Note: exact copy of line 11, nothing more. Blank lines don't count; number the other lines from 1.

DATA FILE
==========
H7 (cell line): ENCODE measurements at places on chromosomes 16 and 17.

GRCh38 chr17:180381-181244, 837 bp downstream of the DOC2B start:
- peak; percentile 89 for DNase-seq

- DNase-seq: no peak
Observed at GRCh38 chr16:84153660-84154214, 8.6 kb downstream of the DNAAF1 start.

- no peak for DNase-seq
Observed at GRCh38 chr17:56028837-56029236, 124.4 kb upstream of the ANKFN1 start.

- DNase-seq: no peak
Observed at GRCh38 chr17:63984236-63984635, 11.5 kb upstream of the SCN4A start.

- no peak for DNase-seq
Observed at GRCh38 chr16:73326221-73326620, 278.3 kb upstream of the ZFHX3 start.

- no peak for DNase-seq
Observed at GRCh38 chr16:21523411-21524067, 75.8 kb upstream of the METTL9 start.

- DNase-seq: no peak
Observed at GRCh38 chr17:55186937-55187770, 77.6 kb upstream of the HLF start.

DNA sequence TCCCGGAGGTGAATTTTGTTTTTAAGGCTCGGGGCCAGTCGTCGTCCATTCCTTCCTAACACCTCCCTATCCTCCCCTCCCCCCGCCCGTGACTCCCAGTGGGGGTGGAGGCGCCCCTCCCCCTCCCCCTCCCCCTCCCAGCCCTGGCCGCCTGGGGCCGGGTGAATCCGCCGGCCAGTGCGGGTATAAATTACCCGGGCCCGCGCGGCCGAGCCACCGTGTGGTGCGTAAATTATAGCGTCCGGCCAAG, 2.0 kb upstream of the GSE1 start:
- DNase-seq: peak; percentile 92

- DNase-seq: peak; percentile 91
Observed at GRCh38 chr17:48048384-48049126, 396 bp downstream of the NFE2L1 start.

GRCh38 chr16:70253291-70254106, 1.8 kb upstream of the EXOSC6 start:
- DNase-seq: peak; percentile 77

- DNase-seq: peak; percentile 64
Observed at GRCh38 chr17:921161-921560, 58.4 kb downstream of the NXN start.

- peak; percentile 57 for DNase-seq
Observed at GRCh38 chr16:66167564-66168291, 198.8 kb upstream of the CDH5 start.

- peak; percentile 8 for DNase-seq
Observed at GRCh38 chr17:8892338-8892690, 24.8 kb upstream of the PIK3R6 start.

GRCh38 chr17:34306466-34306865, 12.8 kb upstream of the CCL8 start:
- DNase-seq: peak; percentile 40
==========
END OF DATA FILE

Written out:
Observed at GRCh38 chr16:73326221-73326620, 278.3 kb upstream of the ZFHX3 start.